Apple is closing the gap to making full virtual reality a possibility. On July 24th 2012, the U.S. Patent and Trademark Office granted the company a patent for its groundbreaking 5 dimensional technology. The Invention will incorporate virtual reality gloves, next generation sensors and touch screens to better immerse a user.
The patent has a wide range of applications including interactive gaming, video conferencing and signature recognition. The touch technology might also be adopted into cars, allowing drivers the ability to start their car with their palm-print. This technology may even have military applications. In support of Apple’s boast that their touch-screens could be made up of anything, Apple used the example of a touch-screen made from Kevlar, which users could literally fire bullets at while a computer calculated the total range of the shot. According to the patent, screens may not even be necessary for a full 5 dimensional environment. The proposed sensors are said to be able to track changes to the air, such as the temperature. The patent application also indicates that the technology might be used as a replacement for keyboards.
This patent clearly represented a major leap forward in the field, with Patently Apple calling it “wild and crazy”. But despite the excitement surrounding the patent in recognition of its technological innovation, there are a few business related concerns.
With a host of applications along with a combination of next-generation touch technology, I am left wondering whether apple patented this invention too quickly. In the U.S., the term of patent is 20 years from the date of initial filing of the patent. The issue with this patent is that some of the claims have filing dates between 1999 and 2006 (prior to the release of the iPhone), with Apple refiling them for patent in 2009. Despite the period of protection of this patent being much less than 20 years, Apple doesn’t appear to be able to fully capitalize on the patent at this time. Even for a company as large and accomplished as Apple is the focus of the company has been primarily on mobile devices. For example, Apple sold 1.3 million Apple TV units in the 3rd quarter of 2012. This is compared with sales of 17 million iPads, 26 million iPhones and 6.8 million iPods during that same quarter. It is no wonder than that CEO of Apple Tim Cook said that Apple’s TV empire was just a “hobby”. With one of the most obvious applications for this patent being in the television industry, it’s uncertain whether Apple wants to put the resources into developing their own 5 dimensional equivalent to the television.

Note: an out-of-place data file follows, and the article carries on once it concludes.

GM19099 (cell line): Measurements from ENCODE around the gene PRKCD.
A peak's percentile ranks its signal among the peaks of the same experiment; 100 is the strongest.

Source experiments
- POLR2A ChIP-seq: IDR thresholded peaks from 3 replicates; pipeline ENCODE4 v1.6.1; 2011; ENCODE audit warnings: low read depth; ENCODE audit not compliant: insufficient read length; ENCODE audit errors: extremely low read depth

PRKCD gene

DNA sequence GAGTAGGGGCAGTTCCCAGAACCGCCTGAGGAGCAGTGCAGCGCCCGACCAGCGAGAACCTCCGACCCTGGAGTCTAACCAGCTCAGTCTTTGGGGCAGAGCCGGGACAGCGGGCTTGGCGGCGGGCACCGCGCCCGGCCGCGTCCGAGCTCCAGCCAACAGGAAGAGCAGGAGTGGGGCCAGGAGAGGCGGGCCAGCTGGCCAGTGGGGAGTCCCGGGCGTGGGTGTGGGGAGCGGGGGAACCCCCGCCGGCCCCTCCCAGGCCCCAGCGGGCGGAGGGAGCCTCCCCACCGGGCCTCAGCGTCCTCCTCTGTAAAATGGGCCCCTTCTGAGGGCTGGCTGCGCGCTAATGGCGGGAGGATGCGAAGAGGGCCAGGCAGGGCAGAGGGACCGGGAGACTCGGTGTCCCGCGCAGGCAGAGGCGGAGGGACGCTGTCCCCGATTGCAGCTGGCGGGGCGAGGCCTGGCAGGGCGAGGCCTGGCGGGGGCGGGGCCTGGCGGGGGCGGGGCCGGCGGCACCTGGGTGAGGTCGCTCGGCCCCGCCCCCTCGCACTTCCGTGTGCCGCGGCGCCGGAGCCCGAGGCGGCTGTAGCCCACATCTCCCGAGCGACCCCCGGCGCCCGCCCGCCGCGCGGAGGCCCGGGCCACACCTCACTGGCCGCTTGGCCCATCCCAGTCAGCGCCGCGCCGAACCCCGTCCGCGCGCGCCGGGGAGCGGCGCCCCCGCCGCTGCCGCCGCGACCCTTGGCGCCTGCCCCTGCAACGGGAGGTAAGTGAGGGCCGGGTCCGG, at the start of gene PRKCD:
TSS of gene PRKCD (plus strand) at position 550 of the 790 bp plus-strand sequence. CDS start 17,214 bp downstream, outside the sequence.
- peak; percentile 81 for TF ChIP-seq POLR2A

Apart from Apple being prepared to capitalize on the market, it’s also unclear as to whether the market is prepared for a 5 dimensional product. The sales of 3 dimensional TVs has been underwhelming according to Samsung, representing only 30% market share in 2012 compared to 2D TVs. Despite the fact that sales are growing, consumers simply haven’t seen the need to upgrade yet. With the current level of scepticism towards 3-D home entertainment, how can Apple hope to make the best use of this new patent?
That is not to say however, that Apple won’t make money as a result of this patent. The development is still a major improvement over the current technology with a multitude of applications. As a patent, however, Apple may not be in a position to capitalize on this investment for many years to come.
Adam Stevenson is a JD candidate at Western University, Faculty of Law.